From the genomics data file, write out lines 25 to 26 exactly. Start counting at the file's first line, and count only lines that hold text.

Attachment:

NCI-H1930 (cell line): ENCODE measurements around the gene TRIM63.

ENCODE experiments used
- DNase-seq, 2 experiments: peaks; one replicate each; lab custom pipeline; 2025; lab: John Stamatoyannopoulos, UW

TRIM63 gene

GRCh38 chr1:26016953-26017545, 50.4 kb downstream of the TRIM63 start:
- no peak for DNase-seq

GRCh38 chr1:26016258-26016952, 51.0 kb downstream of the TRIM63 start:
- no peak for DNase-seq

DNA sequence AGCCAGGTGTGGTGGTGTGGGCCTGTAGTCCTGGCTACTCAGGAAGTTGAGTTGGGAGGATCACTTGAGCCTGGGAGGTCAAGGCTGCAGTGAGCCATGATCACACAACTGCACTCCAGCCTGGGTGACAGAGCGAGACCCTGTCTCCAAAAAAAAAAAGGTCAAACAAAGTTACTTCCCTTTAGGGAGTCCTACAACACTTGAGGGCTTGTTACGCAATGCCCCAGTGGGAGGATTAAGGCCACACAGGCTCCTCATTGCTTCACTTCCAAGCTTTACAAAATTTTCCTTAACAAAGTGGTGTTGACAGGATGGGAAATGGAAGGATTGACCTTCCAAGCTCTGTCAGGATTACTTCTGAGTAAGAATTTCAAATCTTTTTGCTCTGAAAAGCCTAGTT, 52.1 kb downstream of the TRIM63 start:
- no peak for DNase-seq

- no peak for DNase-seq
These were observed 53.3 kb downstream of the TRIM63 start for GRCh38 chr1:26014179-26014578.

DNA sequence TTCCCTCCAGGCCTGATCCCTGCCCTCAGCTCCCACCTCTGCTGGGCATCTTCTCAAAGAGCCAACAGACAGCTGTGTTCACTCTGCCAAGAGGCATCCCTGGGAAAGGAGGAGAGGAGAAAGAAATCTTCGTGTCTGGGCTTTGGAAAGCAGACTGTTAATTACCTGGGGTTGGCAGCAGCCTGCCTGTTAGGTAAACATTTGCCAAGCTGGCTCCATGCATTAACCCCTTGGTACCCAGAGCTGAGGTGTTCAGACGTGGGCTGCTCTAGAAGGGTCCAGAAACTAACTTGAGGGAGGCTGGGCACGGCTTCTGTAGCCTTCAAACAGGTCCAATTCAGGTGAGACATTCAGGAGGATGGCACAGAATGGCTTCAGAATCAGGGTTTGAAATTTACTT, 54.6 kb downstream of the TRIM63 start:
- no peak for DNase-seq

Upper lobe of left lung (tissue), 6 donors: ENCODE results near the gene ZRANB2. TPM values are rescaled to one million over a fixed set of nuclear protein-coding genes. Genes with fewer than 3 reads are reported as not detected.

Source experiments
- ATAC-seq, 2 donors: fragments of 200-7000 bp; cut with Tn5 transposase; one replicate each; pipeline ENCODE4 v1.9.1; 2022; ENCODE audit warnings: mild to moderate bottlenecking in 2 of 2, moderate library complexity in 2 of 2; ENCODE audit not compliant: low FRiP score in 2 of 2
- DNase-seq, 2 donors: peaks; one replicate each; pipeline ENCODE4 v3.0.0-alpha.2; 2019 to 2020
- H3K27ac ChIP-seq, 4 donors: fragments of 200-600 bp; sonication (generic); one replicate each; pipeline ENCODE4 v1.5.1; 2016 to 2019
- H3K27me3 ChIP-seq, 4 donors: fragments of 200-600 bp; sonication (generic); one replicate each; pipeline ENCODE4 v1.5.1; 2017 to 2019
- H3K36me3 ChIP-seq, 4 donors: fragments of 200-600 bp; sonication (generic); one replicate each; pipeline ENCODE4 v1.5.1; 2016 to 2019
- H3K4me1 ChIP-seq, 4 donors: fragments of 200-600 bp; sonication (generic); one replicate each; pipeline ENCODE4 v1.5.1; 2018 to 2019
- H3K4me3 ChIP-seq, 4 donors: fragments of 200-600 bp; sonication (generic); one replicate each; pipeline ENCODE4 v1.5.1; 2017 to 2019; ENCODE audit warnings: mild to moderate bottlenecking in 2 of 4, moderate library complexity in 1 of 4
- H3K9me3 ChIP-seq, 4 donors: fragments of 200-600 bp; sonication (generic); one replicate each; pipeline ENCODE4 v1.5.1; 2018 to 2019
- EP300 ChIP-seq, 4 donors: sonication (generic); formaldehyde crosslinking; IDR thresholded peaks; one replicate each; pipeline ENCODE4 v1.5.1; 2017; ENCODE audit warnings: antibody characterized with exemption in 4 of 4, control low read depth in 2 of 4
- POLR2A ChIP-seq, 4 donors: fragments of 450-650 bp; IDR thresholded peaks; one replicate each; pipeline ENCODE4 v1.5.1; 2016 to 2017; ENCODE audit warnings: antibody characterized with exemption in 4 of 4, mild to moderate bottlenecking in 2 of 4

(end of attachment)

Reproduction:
- EP300 ChIP-seq, 4 donors: sonication (generic); formaldehyde crosslinking; IDR thresholded peaks; one replicate each; pipeline ENCODE4 v1.5.1; 2017; ENCODE audit warnings: antibody characterized with exemption in 4 of 4, control low read depth in 2 of 4
- POLR2A ChIP-seq, 4 donors: fragments of 450-650 bp; IDR thresholded peaks; one replicate each; pipeline ENCODE4 v1.5.1; 2016 to 2017; ENCODE audit warnings: antibody characterized with exemption in 4 of 4, mild to moderate bottlenecking in 2 of 4